They spend their days trying to amass wealth, fame, knowledge, or something else and in the end, everyone is the very same. All die. All living comes to an end and the generation that comes after does not remember the generation that came before. When Solomon talks about the fact that there is nothing new under the sun, he is right. Oh sure, we have “smart phones” and he didn’t, but what he meant was that there is really no new idea. Smart phones are simply the way this generation communicates but communication itself has been around since the beginning and each generation had their unique way of communicating.

It is very easy to read Ecclesiastes and come away nearly depressed about the whole thing and life in general. Toward the end of Ecclesiastes 12, Solomon talks about how he tried hard to write truthful words that would “delight” and would be seen as “correct.” He yearned to teach people with the wisdom God had given him.

In the end, he arrives to this one conclusion:

The conclusion, when all has been heard, is: fear God and keep His commandments, because this applies to every person. For God will bring every act to judgment, everything which is hidden, whether it is good or evil, (Ecclesiastes 12:13-14).

There it is, from the wisest man whoever lived (except Jesus). He cracks the code and helps us understand that much of the way we live and most of what we attempt to accomplish is utter futility because it is somehow tied to self. To live appropriately, we must only do two things, arguably the two most difficult things any person can every hope to accomplish; 1) fear God, and 2) keep His commandments.

Isn’t this also what the Psalmist told us in Psalm 111:10?

The fear of the Lord is the beginning of wisdom; A good understanding have all those who do His commandments; His praise endures forever.

What the Psalmist says in one verse, Solomon took twelve chapters to arrive to the same conclusion. But both ways are necessary because there are people who simply won’t believe what the Psalmist said  and in those cases, the way Solomon breaks it down goes a long way in convincing them. Whether they’ll be totally convinced or not is something else, but they cannot argue that there were no stones left unturned. Solomon covers them all. Yet, in the end, it is impossible to live a life of continued obedience to God from the heart. It takes an internal change, a new birth (John 3) to create within us a righteousness that comes from God Himself.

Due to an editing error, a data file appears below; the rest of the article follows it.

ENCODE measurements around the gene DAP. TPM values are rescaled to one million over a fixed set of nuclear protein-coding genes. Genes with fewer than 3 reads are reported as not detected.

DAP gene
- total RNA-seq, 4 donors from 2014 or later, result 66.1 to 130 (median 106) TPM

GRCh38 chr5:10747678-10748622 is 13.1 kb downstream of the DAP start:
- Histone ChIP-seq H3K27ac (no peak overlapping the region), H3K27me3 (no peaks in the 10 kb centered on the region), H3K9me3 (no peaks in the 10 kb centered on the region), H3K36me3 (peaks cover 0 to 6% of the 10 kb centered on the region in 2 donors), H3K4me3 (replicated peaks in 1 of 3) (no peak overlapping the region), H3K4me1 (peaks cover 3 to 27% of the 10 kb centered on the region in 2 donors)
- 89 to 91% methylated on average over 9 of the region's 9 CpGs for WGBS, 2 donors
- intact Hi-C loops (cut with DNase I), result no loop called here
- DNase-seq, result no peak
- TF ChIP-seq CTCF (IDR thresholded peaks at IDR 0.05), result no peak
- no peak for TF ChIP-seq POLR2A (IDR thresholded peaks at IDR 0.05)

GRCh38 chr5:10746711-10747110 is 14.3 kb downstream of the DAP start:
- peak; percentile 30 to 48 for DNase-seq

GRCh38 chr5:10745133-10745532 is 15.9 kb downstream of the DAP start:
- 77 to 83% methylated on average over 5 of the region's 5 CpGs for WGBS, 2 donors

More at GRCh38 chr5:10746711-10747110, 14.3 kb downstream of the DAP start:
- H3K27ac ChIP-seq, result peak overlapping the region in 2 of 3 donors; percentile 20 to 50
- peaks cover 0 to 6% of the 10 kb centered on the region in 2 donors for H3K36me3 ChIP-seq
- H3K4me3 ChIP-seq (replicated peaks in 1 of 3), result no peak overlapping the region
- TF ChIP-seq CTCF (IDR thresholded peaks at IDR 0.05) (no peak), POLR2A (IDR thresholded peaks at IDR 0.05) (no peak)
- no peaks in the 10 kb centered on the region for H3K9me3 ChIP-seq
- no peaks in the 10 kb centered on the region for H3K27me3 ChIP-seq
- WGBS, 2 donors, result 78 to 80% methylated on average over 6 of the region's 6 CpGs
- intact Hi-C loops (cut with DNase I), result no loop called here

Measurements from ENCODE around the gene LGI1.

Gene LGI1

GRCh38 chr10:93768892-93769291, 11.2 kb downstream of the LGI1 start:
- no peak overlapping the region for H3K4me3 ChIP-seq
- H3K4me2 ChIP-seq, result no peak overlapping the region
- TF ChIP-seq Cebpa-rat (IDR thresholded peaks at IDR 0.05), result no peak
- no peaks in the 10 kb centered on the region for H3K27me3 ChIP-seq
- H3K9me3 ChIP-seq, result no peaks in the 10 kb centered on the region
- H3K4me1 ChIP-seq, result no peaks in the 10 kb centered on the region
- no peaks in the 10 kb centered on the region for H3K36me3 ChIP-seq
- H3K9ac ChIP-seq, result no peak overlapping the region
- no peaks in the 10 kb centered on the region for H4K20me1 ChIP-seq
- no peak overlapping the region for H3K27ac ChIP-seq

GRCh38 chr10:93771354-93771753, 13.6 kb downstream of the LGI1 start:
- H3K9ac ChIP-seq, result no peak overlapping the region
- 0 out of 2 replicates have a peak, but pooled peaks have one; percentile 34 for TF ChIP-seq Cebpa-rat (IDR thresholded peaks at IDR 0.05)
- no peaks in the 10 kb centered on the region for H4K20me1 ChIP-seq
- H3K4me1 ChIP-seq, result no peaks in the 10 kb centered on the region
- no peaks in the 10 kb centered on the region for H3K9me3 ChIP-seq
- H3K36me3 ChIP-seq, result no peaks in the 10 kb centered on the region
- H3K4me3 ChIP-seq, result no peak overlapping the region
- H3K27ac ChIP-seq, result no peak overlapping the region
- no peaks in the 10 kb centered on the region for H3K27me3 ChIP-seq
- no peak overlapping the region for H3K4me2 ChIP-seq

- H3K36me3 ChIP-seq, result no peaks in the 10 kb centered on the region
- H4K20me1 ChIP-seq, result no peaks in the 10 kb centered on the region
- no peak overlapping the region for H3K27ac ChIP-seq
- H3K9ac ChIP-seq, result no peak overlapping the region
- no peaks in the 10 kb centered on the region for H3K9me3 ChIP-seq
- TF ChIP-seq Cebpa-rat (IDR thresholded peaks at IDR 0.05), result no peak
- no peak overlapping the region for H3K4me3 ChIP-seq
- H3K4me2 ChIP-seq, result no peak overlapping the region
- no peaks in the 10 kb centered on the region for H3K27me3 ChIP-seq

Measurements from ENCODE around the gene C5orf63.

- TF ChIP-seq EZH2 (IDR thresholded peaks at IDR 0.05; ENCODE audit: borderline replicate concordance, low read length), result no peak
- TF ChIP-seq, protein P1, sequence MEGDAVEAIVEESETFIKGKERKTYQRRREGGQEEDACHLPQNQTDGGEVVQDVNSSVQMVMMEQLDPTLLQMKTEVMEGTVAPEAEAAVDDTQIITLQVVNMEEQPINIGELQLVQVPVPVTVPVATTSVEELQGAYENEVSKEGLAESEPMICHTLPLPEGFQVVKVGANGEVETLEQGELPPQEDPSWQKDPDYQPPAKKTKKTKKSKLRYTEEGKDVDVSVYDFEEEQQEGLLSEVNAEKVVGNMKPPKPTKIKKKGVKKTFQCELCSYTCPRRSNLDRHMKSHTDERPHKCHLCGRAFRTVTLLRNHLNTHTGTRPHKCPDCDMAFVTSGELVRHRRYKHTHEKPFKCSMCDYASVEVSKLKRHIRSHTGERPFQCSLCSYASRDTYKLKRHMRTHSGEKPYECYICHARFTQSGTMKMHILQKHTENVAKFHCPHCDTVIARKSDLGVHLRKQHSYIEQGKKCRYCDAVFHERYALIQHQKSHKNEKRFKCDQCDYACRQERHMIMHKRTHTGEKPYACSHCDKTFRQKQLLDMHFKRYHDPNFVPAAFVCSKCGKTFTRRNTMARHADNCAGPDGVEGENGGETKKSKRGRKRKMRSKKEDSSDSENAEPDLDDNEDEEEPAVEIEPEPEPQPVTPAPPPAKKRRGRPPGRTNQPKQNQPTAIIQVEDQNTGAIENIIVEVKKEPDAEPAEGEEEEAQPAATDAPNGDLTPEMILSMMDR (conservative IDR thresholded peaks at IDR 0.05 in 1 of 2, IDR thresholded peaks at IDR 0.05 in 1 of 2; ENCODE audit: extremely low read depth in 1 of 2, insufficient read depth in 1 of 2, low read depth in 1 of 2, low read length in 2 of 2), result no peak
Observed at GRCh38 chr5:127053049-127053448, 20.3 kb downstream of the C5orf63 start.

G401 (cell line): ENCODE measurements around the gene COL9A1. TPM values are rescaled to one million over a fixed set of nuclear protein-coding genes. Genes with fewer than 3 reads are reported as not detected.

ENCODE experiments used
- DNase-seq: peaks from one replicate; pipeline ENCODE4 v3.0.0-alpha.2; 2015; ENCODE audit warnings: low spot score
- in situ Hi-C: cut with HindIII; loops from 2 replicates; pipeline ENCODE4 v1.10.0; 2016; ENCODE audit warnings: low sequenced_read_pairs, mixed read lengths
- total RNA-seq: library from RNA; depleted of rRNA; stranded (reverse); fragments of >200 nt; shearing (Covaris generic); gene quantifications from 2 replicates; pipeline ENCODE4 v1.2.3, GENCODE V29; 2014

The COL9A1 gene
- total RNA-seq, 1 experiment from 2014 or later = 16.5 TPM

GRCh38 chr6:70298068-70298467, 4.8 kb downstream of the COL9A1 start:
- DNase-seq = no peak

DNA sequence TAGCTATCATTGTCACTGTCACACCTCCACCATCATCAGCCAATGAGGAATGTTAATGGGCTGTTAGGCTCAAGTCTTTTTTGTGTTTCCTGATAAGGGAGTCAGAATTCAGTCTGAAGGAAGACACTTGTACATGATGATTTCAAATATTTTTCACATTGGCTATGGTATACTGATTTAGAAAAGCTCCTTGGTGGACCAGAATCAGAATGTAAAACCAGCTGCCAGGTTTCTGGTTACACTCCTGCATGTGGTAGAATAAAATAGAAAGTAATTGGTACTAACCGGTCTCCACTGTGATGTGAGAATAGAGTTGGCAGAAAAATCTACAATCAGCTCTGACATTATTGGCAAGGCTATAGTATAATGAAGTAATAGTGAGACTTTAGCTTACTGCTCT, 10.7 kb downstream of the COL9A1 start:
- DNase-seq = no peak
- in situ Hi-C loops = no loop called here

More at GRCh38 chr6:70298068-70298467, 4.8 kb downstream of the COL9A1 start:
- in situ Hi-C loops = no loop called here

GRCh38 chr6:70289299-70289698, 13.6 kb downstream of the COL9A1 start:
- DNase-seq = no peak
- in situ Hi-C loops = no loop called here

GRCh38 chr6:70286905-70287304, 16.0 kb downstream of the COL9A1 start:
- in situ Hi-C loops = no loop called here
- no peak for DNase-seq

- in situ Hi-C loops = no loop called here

So, what about you? Is your life a whirlwind of activity where you hope to “one day” have everything you want to have? If so, you are missing a very large part of life now because you are not truly living. You are simply existing on a treadmill directing you to a place you hope to arrive to one day. In the end, you’ll probably never get there because God’s plans take precedence over yours…and mine. Get off the treadmill, understand the meaning of your life and start to look away from yourself.

Fear God, understanding that He has the power of your life in His hand. If you do, you will find yourself living in a way that puts you more in line with what God wants for you – to obey His commands (live a life of true love by loving Him and loving your neighbor as yourself), so that you will actually be able to enjoy your life now. Of course, this can only occur when you receive the salvation that comes from Jesus, something even Solomon was unable to see in spite of his wisdom.

nativityOne day, all will stand before God. Only those who love God (who have received the only salvation He offers), will be pass the judgment. Even then, loss will occur (though not loss of salvation; 1 Corinthians 3:12). Those who love self more than God will realize that they wasted their entire earthly lives struggling to gain what they were never able to reach. In the process, they will have lived their life totally dedicated not to loving or fearing God, but loving themselves and fearing never finding fulfillment in the things they chased after.

Solomon gives us permission to enjoy life by recognizing where life itself comes from (our Creator) and once we begin to appreciate that, we begin to see what is truly important. So much of what we do is utter futility. We need to stop chasing things and we need to start pursuing God.

Jesus was born into this world, clothing Himself as human being, while retaining His deity (Philippians 2:6-8). He became the God-Man and did so that we might learn about God’s love for us and provide a way for us to escape the utter futility of our existence.

It is the Christmas season and I make sure that people – complete strangers – understand what this season is all about. It is about God and His perfect love for people, so much so, that He would be born among us, live a sinless life, and die a sinner’s death (without ever sinning Himself; 2 Corinthians 5:21). This is love. Love is what draws us to God because God is love (1 John 4:8, 16b). It is what reminds us that we have every reason to stop chasing after things that don’t matter.

Realize that everything you do – apart from Jesus – is utter futility. Salvation changes that. If you don’t have salvation, you need it. For more information, please read this article on God’s Simply Plan of Salvation. Do not let one more day go by without resolving this issue for yourself.

Entry filed under: christianity, Religious - Christian - End Times, Religious - Christian - Prophecy, Religious - Christian - Theology, salvation, second coming. Tags: , , , , , .